Former Tesco boss hails Fenland store as a proud achievement in push to go green
TESCO must take the lead in battling climate change, the supermarket giant’s former boss Sir Terry Leahy told Cambridge engineers this week.
Speaking at an event at Cambridge University’s Department of Engineering on Tuesday, Sir Terry said Tesco has a responsibility to ensure Britain meets its climate change goals.
His comments came as residents in Great Shelford continue to fight against a new Tesco store and only weeks after a new store in Bristol sparked riots.
Sir Terry, who stepped down as chief executive in March after presiding over a huge growth period for Tesco since 1997, said: “To do nothing is too risky.
“We feel we do have a crucial role to play because Tesco sits right in the middle of mass consumption and, of course, mass consumption has increased living standards in the 21st century but it has been built on fossil fuels.”
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He highlighted the world’s first zero-carbon supermarket in Ramsey, Cambridgeshire, as a proud achievement for Tesco and something other supermarkets should look to build on.
The store, built in 2009, is timber-framed rather than steel, and uses skylights and sun pipes for lighting. It has a heat and power plant run on fish oil which also helps power a nearby housing estate.
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He added the supermarket chain, which had revenues of more than �60 billion last year, was aiming to cut its customers’ carbon emissions by 50 per cent by 2020, and be carbon-free itself by 2050.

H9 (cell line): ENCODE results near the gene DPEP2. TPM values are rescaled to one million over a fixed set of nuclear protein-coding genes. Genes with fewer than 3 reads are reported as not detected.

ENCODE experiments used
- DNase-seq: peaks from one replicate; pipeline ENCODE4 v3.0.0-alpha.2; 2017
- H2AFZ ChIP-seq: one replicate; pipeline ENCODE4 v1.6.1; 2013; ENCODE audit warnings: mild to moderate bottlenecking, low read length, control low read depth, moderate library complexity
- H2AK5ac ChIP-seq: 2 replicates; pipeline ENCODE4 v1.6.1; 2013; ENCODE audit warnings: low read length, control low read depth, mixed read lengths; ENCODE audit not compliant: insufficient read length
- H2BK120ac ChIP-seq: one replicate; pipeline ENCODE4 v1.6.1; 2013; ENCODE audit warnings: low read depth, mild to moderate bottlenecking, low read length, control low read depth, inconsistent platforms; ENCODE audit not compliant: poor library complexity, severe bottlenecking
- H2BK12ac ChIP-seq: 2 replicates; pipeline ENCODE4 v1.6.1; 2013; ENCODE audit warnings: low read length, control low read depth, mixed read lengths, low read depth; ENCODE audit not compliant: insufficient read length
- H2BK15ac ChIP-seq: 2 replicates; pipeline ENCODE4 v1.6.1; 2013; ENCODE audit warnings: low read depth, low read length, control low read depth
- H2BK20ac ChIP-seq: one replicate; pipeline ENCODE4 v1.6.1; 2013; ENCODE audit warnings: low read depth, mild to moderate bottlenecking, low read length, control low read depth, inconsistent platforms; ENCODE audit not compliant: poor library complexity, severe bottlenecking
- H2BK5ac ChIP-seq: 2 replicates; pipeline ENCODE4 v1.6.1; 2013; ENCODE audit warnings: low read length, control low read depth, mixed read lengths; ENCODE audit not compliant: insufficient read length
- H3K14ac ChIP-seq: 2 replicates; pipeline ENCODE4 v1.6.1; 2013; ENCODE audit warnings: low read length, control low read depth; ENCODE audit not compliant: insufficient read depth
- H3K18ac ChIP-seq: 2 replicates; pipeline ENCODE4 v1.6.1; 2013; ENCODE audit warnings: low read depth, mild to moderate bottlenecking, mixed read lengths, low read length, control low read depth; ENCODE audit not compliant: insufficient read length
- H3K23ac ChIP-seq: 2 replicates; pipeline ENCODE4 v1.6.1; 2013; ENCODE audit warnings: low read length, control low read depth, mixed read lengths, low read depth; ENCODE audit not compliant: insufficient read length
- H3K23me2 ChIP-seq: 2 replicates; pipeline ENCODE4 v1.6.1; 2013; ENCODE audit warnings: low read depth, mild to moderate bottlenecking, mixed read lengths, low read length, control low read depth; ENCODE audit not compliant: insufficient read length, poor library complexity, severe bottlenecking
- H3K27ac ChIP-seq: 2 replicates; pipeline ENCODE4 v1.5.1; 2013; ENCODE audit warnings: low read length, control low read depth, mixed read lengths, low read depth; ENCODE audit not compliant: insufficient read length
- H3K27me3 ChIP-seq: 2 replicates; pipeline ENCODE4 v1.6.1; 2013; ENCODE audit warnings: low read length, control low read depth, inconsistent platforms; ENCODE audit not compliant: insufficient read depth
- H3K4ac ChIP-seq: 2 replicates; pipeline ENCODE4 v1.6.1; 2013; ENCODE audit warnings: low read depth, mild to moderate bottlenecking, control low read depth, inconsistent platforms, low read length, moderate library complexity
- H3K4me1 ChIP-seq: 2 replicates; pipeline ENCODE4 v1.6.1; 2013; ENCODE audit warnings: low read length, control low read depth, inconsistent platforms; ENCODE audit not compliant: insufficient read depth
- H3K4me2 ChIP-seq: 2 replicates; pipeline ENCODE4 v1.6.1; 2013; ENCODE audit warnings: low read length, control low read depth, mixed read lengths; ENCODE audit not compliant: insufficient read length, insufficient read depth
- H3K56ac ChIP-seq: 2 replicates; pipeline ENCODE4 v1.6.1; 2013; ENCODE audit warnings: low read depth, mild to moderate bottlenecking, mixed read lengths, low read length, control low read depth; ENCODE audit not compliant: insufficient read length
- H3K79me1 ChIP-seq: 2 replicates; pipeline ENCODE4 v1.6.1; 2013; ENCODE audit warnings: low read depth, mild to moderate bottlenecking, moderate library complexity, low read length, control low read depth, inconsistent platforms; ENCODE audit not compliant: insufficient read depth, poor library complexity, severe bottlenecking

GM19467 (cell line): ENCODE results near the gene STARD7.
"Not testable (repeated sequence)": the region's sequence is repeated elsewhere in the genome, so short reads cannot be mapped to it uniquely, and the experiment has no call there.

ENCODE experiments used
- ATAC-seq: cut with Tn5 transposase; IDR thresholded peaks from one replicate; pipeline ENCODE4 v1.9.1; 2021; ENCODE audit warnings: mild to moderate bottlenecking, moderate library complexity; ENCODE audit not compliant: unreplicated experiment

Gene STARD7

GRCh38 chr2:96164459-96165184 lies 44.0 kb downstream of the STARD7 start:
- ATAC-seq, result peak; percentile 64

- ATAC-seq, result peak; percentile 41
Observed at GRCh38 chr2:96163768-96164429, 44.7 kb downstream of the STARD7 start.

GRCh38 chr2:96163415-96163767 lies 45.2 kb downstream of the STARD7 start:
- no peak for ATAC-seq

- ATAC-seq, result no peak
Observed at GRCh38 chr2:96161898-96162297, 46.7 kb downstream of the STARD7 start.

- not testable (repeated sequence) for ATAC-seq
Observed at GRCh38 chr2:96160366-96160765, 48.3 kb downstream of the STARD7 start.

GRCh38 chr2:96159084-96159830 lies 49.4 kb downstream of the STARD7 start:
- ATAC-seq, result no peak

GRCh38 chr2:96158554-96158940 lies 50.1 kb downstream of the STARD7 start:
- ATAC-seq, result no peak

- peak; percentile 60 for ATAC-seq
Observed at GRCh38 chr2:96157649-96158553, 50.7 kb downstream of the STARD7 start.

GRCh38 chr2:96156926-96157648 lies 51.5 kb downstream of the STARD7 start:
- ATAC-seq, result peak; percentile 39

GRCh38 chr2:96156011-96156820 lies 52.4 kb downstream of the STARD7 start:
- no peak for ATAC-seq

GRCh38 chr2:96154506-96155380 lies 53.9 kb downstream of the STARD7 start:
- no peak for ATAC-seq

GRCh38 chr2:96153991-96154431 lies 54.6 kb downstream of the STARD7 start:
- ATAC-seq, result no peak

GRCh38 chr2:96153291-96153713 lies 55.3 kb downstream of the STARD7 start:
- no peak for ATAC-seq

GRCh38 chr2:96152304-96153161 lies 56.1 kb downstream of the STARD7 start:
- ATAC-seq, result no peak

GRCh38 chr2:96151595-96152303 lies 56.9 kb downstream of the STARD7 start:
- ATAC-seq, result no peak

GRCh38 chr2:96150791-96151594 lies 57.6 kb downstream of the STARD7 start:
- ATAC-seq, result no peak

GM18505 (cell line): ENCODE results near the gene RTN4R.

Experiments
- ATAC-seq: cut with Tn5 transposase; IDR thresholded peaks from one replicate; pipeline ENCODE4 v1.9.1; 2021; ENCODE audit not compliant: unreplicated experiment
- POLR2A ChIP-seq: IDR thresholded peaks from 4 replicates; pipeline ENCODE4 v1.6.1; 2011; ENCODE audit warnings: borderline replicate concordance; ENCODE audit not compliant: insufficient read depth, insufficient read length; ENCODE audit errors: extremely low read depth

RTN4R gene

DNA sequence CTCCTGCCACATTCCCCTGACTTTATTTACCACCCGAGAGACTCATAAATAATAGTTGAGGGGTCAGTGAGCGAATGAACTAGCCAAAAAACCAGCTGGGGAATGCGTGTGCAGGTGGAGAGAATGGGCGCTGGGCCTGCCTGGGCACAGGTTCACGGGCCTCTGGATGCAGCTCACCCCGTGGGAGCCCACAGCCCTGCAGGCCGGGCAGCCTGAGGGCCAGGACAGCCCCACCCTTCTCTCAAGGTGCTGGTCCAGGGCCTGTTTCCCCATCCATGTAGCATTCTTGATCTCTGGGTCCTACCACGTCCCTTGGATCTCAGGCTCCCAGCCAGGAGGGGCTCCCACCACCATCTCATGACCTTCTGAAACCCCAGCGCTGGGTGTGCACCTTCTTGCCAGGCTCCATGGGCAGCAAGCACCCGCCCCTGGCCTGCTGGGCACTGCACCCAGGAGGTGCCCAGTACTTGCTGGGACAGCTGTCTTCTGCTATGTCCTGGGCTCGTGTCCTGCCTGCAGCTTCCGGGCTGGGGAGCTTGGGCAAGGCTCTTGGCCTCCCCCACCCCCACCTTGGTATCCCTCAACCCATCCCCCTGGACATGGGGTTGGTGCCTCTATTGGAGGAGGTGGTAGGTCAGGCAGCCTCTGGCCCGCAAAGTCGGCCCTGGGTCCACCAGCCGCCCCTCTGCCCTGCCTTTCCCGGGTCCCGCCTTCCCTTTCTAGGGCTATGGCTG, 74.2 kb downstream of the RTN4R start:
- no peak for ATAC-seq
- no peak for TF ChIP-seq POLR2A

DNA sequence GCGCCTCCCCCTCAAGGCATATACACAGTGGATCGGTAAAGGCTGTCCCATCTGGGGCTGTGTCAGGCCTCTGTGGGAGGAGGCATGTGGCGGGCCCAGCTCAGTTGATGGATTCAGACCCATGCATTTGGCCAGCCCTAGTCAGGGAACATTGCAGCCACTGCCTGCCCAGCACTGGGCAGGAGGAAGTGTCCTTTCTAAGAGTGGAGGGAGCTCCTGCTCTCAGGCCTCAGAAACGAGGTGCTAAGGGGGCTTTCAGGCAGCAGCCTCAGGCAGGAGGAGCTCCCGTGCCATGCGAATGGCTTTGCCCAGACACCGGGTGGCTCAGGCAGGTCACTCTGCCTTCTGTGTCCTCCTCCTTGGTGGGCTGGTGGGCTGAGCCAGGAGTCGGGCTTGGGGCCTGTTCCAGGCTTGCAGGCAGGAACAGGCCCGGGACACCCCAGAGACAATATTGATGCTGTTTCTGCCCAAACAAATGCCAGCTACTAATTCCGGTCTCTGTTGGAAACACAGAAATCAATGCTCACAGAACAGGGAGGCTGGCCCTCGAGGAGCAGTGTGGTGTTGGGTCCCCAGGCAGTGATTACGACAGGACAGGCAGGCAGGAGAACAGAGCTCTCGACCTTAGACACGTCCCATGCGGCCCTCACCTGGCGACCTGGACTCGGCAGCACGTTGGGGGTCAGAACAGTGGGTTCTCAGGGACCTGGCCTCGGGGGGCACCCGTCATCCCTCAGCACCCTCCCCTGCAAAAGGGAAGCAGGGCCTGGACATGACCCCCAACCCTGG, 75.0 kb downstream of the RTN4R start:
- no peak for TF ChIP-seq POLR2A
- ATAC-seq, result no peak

“We are well-placed to influence the revolution in green consumption,” he said.
“First you have to look at your own business and then your suppliers, and then you can look at your customers.
“It will take changes in diet. It will take changes in how we recycle.”
Sir Terry, who was the boss of 472,000 staff, said it was vital people understood one person could make a difference.
“We have the problem with change because some people think, as an individual, they cannot make a difference, but if they see Tesco making a change, then we can help that process along,” he said.
Sir Terry was speaking at Sustainable Buildings in 2030, an event organised by Breathing Buildings, and was joined by other academics to discuss key issues affecting the building industry.
Koen Steemers, head of the department of architecture at the university, hosted the event. He said: “It is good to see a former-CEO so elegantly involved in these concerns.”